NHS Grampian’s medical director has claimed the board has been shortchanged by £1billion over the past decade.
Dr Roelf Dijkhuizen described the shortfall as a “massive amount of money” – which had caused problems, with recruitment and in departments such as intensive care.
Last night, opposition MSPs demanded that Health Secretary Alex Neil finally start listening to health professionals and fully fund the NHS in the region.
North-east Labour MSP Lewis Macdonald said: “If under-funding is not addressed it is the patients that suffer.”
It emerged earlier this week that board is one of two to miss the government’s 31-day and 62-day cancer treatment targets.
In common with health boards across the country, NHS Grampian has trouble recruiting and retaining staff.
It currently has five accident and emergency (A&E) consultant vacancies and recently came under fire for flying a locum doctor from India to cover sick leave at short notice.
Dr Dijkhuizen, who retires this month after 26 years with NHS Grampian, outlined the health board’s financial position as he gave evidence on A&E waiting times to the Scottish Parliament’s public audit committee.
He told MSPs that Scotland could not offer the attractive incentives that English health trusts could due to national agreements on pay and conditions which bind health boards north of the border.
The committee heard that boards also face problems retaining experienced consultants tempted overseas by higher salaries, or because they opt to retire early due to pension changes.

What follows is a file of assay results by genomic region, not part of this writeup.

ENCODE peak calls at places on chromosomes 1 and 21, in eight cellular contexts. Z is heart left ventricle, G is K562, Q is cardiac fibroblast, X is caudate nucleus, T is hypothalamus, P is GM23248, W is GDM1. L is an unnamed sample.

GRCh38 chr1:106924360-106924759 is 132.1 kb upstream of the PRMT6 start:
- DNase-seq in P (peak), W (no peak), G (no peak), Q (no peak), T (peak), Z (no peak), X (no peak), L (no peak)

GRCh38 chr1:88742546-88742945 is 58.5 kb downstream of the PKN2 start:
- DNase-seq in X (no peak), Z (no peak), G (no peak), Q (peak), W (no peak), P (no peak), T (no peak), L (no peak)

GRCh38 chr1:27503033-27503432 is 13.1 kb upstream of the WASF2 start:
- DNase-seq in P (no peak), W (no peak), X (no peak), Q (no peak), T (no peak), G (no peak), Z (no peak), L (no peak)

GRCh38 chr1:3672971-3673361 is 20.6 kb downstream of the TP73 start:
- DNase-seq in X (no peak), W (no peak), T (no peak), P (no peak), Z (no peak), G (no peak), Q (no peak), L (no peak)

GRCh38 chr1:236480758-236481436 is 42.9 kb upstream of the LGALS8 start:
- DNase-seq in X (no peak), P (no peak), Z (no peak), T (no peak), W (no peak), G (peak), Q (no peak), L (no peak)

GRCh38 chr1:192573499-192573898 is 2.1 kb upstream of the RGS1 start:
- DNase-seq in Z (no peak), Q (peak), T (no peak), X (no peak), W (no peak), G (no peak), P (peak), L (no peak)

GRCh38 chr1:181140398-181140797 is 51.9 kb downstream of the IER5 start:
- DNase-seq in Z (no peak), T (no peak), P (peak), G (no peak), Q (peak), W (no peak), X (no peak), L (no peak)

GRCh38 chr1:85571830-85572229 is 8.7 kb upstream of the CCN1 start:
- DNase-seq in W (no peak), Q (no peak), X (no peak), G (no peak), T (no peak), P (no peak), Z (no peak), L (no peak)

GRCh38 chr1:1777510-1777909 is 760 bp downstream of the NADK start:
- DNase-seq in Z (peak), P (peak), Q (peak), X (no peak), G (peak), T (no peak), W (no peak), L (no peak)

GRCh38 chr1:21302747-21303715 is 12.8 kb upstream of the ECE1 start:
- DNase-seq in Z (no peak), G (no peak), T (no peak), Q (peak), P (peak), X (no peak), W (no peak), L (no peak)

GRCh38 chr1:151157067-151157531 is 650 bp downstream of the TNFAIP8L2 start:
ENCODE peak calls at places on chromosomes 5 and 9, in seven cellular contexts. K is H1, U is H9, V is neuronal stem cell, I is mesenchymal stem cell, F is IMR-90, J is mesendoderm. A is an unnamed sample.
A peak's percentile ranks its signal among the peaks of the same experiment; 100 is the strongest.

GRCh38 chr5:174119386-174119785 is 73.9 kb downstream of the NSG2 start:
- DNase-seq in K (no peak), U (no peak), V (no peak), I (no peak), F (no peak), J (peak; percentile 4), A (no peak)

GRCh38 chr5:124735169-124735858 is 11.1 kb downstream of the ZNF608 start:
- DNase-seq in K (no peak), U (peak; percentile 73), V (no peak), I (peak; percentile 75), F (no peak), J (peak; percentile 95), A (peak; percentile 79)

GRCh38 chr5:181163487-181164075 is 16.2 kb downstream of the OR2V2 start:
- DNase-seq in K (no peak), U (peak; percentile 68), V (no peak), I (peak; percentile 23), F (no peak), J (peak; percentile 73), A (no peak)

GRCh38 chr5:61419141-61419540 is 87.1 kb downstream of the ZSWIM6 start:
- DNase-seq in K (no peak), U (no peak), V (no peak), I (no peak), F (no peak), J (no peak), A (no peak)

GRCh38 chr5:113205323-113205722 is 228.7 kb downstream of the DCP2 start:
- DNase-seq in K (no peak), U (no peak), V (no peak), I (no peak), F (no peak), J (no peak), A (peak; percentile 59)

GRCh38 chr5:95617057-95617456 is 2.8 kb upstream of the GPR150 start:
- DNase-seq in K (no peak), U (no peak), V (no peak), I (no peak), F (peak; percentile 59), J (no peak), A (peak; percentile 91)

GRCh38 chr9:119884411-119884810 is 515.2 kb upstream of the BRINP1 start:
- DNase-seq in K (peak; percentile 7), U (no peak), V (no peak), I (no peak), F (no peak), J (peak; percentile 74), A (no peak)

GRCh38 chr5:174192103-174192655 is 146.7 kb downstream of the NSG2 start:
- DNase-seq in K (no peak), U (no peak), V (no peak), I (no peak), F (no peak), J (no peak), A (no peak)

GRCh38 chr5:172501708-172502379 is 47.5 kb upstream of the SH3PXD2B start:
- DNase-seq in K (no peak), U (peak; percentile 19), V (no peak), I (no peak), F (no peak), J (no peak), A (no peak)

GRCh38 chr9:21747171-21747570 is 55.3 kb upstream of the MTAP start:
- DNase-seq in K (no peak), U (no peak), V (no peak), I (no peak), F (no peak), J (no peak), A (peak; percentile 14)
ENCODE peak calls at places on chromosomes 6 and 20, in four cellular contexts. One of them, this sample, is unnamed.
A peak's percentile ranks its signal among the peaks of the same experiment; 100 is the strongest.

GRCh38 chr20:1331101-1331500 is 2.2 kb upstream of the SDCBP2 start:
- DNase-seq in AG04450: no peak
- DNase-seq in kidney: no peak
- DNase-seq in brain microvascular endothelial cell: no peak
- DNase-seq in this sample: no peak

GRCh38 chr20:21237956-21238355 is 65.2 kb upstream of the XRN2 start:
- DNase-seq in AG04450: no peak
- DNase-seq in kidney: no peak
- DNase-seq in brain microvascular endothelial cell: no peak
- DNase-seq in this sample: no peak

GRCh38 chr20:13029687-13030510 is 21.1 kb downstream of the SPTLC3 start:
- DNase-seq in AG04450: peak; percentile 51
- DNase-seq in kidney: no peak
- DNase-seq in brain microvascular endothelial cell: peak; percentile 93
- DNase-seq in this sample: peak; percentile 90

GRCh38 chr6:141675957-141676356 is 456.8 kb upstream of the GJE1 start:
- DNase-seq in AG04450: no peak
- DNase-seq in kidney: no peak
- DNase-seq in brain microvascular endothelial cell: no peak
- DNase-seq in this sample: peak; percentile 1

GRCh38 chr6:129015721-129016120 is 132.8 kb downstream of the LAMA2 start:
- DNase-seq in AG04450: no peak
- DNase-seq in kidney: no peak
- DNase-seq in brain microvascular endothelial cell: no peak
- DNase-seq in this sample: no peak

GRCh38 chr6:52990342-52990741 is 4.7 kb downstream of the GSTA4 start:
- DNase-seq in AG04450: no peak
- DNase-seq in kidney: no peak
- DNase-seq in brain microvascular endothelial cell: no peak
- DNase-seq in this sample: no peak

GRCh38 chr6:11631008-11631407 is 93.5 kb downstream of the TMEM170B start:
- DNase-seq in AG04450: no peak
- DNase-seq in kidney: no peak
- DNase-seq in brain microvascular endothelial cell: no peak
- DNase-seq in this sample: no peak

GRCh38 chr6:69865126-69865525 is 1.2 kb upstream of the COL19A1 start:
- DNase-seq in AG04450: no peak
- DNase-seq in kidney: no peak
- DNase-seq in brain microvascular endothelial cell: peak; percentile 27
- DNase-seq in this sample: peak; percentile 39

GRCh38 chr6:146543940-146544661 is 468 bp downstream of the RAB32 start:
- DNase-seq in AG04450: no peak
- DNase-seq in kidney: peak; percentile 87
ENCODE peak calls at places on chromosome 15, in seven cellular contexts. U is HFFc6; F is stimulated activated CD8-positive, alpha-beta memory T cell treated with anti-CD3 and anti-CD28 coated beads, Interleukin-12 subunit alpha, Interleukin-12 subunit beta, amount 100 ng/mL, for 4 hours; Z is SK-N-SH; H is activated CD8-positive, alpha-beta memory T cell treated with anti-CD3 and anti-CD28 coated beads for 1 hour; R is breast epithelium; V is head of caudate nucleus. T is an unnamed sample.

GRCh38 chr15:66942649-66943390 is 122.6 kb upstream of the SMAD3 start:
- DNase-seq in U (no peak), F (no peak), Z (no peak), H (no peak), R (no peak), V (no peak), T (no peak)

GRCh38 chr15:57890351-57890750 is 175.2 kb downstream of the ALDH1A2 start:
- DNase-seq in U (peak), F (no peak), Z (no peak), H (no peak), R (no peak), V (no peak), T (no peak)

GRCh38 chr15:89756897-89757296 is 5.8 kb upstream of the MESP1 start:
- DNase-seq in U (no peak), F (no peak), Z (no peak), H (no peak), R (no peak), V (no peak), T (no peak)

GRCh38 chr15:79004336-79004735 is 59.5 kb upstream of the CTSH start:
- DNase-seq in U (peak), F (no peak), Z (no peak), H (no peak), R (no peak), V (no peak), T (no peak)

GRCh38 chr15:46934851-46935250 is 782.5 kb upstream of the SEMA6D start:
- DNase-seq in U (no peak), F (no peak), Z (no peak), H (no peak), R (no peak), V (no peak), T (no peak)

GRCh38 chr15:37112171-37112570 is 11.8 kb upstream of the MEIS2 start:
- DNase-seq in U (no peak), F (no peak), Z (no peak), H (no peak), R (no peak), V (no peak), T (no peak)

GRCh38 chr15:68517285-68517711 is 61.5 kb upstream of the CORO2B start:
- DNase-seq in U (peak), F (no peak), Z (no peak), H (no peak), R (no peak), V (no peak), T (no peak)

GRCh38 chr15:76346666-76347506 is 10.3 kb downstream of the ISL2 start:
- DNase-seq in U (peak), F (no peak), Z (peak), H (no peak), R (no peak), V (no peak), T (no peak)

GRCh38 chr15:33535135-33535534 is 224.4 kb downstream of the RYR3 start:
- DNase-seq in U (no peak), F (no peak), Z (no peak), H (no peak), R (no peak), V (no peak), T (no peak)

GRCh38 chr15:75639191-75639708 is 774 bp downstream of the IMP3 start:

Dr Dijkhuizen said that increasingly, doctors were making financially-motivated choices about where they worked, such as opting to practice in cities with less expensive housing in order to make their pay packets go further.
He said Grampian had fewer consultants per 100,000 population in most specialities than other regions because it “has to live in a different way financially to many other boards”.
MSPs were reminded the Arbuthnott Formula to allocate NHS money – which took into account factors such as population, deprivation and remoteness – was changed by the National Resource Allocation Committee (NRAC) in 2007.
“We have been living with 10% less than the average for a decade for the time I have been a medical director, which totals £1billion altogether over the 10-year period – which is a massive amount of money,” Dr Dijkhuizen said.
“We have constantly tried over the years, via innovation and by doing things differently with less senior staff than others, to try and get a safe, high quality service with a different type of staffing profile.”
He added that NHS Grampian did “not have difficulties” with medical care but admitted problems “fluctuated” between services.
“We have a problem in intensive care that does not allow us to open all the beds that we like to have open,” Dr Dijkhuizen said.
Mr Macdonald accused the Scottish Government of failing to implement the NRAC recommendations in 2007.
“NHS Grampian and Roelf Dijkhuizen deserve credit for keeping the show on the road all that time, but it is now getting to the point that the stress and strains are too great and the funding gap needs to be addressed as a matter of urgency,” he said.
North-east Liberal Democrat MSP Alison McInnes said: “Even a superficial analysis of the problems facing NHS Grampian would conclude that fair funding would go a long way to sorting those problems out.
“In the face of this evidence it is bordering on the irresponsible for the SNP government to continue to ignore the funding gap.”